The Smiling Buddhas – Atacama (Base Records)


The Smiling Buddhas

Austrian electronic producer Nepal Hun’s 2009 debut album as The Smiling Buddhas ‘Lo’ saw him documenting a journey to the hidden kingdom of Mustang in Mongolia, and three years on this follow-up ‘Atacama’ is similarly travel centred, acting as a sonic accompaniment to a journey through the desert of the same title in Peru and Chile. Like its predecessor, there’s an eclectic feel to the seven lengthy tracks collected here, which venture between ambient, IDM and more propulsive techno stylings. Curiously, it’s the intro section of opening track ‘Walking Through The Desert Near Palpa’ that’s likely to prove one of the most impenetrable moments to some listeners, which the first few minutes consisting completely of high-pitched ambient drones, before things finally lock down into rattling midtempo breakbeats, the snares distorting in vaguely industrial-edged fashion as dark dubbed out sweeps of bass flit like ghosts against tumbling sequenced tones in one of the more techno-centred offerings to be found here.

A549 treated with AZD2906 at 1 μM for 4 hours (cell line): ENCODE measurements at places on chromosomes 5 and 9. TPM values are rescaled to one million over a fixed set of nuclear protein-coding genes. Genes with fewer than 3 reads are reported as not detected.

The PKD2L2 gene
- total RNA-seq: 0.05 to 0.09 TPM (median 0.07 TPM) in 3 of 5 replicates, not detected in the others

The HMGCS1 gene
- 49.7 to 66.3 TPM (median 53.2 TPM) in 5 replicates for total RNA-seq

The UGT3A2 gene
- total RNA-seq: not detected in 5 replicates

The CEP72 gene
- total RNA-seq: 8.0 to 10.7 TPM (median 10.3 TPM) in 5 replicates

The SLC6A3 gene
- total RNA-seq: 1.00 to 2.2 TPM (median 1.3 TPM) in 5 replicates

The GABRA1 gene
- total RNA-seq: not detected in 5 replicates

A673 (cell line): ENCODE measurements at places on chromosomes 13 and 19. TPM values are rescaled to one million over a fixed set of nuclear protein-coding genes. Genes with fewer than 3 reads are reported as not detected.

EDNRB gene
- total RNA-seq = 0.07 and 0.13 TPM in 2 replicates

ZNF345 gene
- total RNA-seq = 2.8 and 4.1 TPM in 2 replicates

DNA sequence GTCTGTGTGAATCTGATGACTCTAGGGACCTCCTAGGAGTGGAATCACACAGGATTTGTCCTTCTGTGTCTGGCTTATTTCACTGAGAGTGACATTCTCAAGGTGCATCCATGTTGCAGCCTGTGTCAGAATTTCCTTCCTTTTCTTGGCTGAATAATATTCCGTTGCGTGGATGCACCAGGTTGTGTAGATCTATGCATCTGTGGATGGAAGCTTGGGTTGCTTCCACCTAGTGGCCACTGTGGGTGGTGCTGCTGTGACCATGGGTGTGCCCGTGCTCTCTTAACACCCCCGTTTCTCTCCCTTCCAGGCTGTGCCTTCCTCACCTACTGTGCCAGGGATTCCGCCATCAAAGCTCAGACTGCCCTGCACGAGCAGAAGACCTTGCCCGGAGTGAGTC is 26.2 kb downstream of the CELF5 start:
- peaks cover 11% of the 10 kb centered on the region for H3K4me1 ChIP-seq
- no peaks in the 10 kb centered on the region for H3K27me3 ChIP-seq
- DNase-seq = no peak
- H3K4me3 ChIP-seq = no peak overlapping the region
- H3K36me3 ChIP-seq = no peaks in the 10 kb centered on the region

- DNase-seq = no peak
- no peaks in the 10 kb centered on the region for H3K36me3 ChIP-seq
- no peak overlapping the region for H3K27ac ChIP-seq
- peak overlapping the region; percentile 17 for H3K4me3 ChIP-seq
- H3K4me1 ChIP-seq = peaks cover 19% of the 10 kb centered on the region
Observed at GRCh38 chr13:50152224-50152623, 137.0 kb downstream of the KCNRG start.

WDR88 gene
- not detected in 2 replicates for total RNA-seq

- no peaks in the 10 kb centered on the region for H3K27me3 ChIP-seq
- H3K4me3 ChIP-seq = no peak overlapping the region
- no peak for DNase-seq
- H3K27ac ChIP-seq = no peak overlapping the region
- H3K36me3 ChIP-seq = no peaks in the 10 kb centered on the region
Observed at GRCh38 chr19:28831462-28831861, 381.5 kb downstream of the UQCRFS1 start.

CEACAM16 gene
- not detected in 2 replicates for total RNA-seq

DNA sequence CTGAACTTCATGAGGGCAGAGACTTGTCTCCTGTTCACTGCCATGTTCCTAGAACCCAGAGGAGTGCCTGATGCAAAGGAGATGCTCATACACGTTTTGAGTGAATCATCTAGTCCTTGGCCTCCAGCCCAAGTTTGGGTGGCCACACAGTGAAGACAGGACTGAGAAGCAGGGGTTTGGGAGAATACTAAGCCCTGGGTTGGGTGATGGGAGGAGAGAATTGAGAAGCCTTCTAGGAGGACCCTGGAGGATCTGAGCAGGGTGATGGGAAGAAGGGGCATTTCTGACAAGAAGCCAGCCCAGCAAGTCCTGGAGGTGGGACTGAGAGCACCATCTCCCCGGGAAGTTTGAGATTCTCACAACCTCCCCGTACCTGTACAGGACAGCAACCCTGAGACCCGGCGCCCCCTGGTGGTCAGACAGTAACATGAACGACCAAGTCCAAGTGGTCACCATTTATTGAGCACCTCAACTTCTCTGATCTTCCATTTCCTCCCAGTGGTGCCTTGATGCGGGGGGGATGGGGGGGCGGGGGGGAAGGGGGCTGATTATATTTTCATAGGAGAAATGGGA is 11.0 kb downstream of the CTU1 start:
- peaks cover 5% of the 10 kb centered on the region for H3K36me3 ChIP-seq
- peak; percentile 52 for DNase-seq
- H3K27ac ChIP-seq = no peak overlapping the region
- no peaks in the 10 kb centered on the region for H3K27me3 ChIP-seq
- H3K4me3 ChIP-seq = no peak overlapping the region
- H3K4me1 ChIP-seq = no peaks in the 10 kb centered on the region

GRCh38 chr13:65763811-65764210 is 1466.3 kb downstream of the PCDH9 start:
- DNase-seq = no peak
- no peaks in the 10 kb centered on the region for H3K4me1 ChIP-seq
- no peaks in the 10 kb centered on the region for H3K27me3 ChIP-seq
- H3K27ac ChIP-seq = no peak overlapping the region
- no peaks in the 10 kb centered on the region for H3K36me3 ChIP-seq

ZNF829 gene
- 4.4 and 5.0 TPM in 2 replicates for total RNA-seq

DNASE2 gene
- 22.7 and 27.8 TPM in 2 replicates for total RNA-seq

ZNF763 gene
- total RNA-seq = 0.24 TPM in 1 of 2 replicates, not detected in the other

‘On The Moon On Earth’ meanwhile wanders further out into sinister dark ambience as grinding, factory-noise textures buzz and swell against pitch-shifted air raid siren tones as vaguely incongruous Middle Eastern instrumentation leads things down into spectral minimalist piano chords and the skitter of digital manipulation, the relentless hiss of pressurised gas slowly enveloping the entire track, while ‘Plateau Pulse On Laguna Miscanti’ ventures further out into rolling digi-dub, the swinging shuffle underpinning the percussion adding a lighter edge to the icy Mike Oldfield-esque keys and cold, wandering analogue synths that murmur beneath. While it’s frequently hard to associate the colder electronic sounds explored on ‘Atacama’ with the deserts of South America, this darkly atmospheric second album from The Smiling Buddhas contains more than a few interesting moments.

Chris Downton


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